Tripoli: The death toll from a week of clashes in Lebanon between supporters and opponents of Syria’s regime has risen to 13, a security official said on Sunday.

Two people died in clashes on Saturday and another two were killed early on Sunday in the northern port city of Tripoli, the official said, adding that scores more were wounded, including 16 in the past two days alone.

Sunni and Alawite gunmen have been fighting since Monday in the Bab Al Tebbaneh and Jebel Mohsin districts of Tripoli, Lebanon’s second city.

Until Saturday, six Sunnis and three Alawites had been killed in the latest bout of fighting which broke out on Monday.

Residents of Bab Al Tebbaneh support the revolt against Syrian President Bashar Al Assad, while those in Jebel Mohsin back Al Assad. They have fought frequently since the Syrian conflict erupted in March 2011.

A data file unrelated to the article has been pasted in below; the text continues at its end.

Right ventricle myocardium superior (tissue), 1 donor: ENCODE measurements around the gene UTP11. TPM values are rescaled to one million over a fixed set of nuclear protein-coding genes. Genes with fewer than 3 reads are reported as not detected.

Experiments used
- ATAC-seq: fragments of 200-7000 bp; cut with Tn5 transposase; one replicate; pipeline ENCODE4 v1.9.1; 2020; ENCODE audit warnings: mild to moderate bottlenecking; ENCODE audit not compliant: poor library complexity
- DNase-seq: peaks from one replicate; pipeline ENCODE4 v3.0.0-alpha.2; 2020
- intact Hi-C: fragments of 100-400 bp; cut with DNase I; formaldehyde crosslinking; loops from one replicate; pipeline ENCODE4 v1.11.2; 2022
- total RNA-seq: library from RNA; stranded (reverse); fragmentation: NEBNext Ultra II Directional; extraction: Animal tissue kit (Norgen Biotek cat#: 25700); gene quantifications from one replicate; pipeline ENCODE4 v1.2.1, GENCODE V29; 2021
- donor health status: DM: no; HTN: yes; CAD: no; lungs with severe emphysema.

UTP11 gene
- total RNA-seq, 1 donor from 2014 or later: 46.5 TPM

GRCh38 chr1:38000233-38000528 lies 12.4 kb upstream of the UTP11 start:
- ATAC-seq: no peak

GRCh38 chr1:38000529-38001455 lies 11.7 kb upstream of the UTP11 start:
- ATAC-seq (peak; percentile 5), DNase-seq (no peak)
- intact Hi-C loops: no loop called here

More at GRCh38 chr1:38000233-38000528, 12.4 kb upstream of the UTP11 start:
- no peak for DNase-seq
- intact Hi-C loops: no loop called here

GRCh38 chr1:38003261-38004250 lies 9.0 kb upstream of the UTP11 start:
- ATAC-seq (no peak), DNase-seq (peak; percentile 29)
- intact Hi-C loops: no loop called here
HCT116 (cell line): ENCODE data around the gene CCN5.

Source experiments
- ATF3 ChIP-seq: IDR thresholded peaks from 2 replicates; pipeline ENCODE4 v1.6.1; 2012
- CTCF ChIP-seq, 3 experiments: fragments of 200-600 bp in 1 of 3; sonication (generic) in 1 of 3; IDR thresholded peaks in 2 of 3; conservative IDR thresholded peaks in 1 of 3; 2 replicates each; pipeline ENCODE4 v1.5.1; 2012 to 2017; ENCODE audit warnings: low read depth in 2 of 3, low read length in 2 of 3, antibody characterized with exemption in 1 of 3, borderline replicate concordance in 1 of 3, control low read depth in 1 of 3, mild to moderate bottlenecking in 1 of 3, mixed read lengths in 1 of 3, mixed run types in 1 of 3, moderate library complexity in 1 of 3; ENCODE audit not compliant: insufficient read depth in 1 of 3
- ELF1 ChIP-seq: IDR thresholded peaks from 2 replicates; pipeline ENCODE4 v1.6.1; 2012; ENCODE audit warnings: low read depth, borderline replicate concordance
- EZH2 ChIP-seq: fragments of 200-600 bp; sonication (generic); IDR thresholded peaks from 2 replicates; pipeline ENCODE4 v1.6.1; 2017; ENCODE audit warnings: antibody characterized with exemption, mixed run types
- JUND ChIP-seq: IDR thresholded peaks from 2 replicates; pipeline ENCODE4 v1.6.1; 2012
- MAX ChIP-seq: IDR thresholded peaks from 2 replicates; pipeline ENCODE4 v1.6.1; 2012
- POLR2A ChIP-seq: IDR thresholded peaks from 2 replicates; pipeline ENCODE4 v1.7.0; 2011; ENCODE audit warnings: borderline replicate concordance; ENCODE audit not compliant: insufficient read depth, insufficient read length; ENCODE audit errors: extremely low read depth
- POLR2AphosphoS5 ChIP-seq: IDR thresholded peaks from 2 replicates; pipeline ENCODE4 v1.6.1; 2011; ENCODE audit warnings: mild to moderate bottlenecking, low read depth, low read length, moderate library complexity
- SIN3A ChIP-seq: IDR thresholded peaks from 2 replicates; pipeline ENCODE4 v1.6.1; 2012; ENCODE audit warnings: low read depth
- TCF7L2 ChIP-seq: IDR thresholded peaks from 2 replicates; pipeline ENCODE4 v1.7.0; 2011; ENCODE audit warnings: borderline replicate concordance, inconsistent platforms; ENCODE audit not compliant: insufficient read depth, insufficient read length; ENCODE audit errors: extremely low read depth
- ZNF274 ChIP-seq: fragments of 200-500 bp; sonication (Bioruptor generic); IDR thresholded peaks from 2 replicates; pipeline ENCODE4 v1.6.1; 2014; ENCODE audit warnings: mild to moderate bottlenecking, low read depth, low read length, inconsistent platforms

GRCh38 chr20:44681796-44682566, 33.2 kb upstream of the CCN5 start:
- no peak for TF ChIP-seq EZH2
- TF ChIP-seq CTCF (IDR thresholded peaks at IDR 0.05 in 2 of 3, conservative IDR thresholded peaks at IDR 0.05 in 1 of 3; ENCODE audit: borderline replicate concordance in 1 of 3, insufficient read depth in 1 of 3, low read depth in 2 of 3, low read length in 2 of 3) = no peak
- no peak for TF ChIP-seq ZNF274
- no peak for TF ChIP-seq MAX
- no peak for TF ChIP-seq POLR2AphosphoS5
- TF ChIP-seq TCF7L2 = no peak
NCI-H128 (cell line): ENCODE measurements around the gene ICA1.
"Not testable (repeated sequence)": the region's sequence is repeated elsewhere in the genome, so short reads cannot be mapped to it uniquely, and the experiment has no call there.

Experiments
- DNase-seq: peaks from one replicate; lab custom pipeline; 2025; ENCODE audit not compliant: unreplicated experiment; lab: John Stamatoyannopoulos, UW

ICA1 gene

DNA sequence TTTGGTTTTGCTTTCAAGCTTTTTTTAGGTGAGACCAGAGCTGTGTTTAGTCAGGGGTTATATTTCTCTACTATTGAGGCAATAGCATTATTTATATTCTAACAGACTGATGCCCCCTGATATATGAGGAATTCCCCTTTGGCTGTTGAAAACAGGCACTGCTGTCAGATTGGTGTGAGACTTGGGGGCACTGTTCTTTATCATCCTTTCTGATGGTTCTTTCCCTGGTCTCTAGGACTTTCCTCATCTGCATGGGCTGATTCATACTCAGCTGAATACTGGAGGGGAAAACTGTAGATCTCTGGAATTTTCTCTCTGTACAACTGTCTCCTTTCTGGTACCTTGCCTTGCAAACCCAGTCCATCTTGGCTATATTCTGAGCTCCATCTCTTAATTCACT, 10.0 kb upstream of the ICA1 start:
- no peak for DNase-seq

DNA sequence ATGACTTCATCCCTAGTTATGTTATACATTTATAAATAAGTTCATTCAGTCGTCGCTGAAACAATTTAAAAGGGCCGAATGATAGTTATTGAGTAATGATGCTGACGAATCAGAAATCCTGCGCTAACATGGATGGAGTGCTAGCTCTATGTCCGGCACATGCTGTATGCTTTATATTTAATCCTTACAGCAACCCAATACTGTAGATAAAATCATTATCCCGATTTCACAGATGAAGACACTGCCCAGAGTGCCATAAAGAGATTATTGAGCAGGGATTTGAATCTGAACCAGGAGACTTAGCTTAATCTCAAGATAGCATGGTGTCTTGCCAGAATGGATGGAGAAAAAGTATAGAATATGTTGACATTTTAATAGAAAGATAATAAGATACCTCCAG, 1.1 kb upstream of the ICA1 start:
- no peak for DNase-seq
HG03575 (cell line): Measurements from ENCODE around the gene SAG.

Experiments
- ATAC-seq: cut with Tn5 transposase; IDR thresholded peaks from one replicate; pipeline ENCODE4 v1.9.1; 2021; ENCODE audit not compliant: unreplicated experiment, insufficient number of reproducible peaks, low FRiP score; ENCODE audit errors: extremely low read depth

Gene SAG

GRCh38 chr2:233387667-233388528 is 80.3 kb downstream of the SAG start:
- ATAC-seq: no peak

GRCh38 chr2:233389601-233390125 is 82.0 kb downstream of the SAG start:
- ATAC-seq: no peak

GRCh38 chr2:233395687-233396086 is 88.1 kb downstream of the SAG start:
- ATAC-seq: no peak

Tripoli is home to 200,000 people, 80 per cent of whom are Sunnis, 6-7 per cent Alawites and the rest Christians.

Acting Prime Minister Najib Mikati said on Saturday that “security forces will take every step to put an end to the violence and chaos” in the city. “They will be strict and impartial.”

A security official said the army had separated the two sides and pushed them back.

The fighting broke out on Monday as a Lebanese private television aired an interview with the Syrian president, in which he said the time is not ripe for a peace conference to try to resolve the 31-month conflict and said he was ready to run for re-election in 2014.

The violence prompted residents to flee the impoverished neighbourhoods, and schools and universities have been closed since the middle of last week.

Lebanon is deeply divided into pro- and anti-Damascus camps.

The division has widened since Lebanese Shiite movement Hezbollah admitted in May it was sending fighters into Syria to support Al Assad’s troops.

Small radical Sunni organisations have also sent men across the border to fight alongside rebels.

Lebanon was dominated politically and militarily by Damascus for 30 years until 2005.